• when you create the project map that shows the actions required and the actors involved, it quickly becomes very clear if the work is being done at the right level within the firm. It also shows where there are imbalances in workload.
    • in the course of process mapping, highlight everything that represents an improvement or innovation.
    • measure outcomes so that you can establish clearly what’s working and what’s not

People-based KM: the Role of the Professional Support Lawyer #LexMundi

LexMundi_logo_CMYK Speaker: Lucy Dillon, Director of Knowledge Management at Berwin Leighton Paisner.

[These are my notes from the 2013 Lex Mundi Knowledge Management Roundtable. Since I’m publishing them as soon as possible after the end of a session, they may contain the occasional typographical or grammatical error. Please excuse those. To the extent I’ve made any editorial comments, I’ve shown those in brackets.]


  • Her Firm’s PSL Team: BLP has 24 professional support lawyers. One-third are men, the other two-thirds are women. Some work on a part-time schedule. Half of the group were internal transfers who were fee-earners in the firm; the rest were recruited in.
  • The traditional PSL role: This role started with the need to develop standard-form documents. The purpose of this effort was really about ensuring quality and consistency, not so much about efficiency. Then the developed practice notes, creating know-how databases of useful precedents, legal technical training, in-house counsel training, and current awareness.
  • Traditional Staffing Approach: The PSL role was conceived as a means to keep talented female lawyers involved in the practice. Over time, it has become an appealing alternative to fee-earners (male and female) who want new challenges.
  • The Skill Set Required:
    • Legal technical excellence
    • Good understanding of how to deliver service to internal and, increasingly, external clients
    • Interest and literacy in IT
    • Great communication skills — they need to be able to communicate with the KM team, internal clients AND external clients.
    • Team-player
    • Self-motivation — This role is what you make it. There won’t always be a client setting the agenda for you.
    • Impact and influence — if you’re going to be asking people to do things they don’t really like to do,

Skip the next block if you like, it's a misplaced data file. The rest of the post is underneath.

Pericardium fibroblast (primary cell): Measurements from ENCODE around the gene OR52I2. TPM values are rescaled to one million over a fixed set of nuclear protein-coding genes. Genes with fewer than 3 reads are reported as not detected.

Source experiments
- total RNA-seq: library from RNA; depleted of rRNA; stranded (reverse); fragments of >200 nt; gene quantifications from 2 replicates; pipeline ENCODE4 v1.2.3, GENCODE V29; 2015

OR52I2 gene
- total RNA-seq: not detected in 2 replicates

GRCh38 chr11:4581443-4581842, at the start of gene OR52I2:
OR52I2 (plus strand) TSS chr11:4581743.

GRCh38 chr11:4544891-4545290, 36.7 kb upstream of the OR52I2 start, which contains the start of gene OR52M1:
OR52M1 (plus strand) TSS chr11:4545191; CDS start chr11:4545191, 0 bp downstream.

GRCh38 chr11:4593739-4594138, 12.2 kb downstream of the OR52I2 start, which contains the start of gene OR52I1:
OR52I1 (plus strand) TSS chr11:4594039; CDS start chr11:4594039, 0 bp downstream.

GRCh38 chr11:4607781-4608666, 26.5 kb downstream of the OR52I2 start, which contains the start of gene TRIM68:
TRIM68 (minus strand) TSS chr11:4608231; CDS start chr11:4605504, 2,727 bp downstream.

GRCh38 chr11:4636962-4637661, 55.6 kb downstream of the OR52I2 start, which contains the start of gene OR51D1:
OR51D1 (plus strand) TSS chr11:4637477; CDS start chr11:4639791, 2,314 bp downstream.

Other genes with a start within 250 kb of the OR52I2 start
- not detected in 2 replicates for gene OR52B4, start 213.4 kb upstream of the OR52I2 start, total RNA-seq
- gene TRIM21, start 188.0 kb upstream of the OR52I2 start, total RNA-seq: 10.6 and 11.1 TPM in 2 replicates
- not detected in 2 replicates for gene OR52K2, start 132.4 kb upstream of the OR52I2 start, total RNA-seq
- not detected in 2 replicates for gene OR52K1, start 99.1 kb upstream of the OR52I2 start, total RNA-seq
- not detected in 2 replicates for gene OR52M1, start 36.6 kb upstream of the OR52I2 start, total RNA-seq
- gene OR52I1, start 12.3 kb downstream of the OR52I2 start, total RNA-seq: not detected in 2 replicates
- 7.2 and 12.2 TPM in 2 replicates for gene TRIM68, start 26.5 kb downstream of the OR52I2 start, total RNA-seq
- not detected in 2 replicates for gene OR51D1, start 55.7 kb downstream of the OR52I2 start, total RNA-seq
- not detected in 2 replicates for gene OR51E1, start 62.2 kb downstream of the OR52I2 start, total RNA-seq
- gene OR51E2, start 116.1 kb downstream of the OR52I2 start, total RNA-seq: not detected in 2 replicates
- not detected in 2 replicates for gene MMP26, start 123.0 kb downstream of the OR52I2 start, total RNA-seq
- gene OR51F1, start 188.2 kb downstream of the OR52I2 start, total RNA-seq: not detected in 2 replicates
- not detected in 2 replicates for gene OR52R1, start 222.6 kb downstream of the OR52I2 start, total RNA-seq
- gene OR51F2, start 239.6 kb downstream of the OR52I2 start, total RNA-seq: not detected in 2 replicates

• Robustness — they need to be resilient because they will experience rejection and delay from the fee-earners. KM professionals need to believe in what they are doing so that they can persistent in the face of setbacks.
    • Wider firm vision — they need to be able to stand back and look at a practice group and look at its work as a whole. (Peripheral organizational vision.)
  • Evolution of the role in the new legal landscape
    • Firms are redefining the value of KM and redefining the value of knowledge
    • Moving from using KM for the practice of law to using KM in the business of law
    • New areas of activity since 2008
      • Strengthening client relationships — providing training and current awareness, adapting internal standard-form documents so that they are tailored for specific clients. This is a value-added service. Clients don’t usually pay separately for these services.
      • Innovation product design
      • Reducing risk
      • Process improvement and project management
    • New skills required to support these new functions
      • Facilitation skills
      • Process mapping
      • Understanding how the firm makes money
      • Social media
      • Thought leadership to support a premium practice
      • Efficiency expertise to support a commodity practice

Impact of KM on Old and New Business Models #LexMundi

LexMundi_logo_CMYKSpeakers: Michael Roster (former managing partner of Lex Mundi member firm Morrison & Foerster’s Los Angeles office, former general counsel of Stanford University, Stanford Medical Center, and Golden West Financial Corporation) and Bill Turner (CKO at Womble Carlyle).

[These are my notes from the 2013 Lex Mundi Knowledge Management Roundtable. Since I’m publishing them as soon as possible after the end of a session, they may contain the occasional typographical or grammatical error. Please excuse those. To the extent I’ve made any editorial comments, I’ve shown those in brackets.]


  • Law firms present enormous challenges to clients:
    • In a recent 10-year period, costs to US companies went up  20%, but legal costs went up 75%. Most of this increase is due to rate increases and the increasing seniority of the lawyers who provide services. 
    • Most law firm lawyers do not have in-house experience. This means that not enough of them truly understand the pressures their clients and their internal legal departments face.
  • Law firm lawyers are not converting their clients into advocates: Only 31.4% of clients would recommend their primary law firm. (This is down from 35.9% in 2012; 42.3% in 2011.)
  • Applying KM to firm’s and client’s targets: KM helps reduce client legal costs by 25%. It provides high predictability and helps improve outcomes for the matters undertaken. In fact, KM needs to be used for these purposes. (Many firms don’t understand WHY they should use KM. Those firms need to focus on reducing legal costs increasing predictability and improving outcomes.)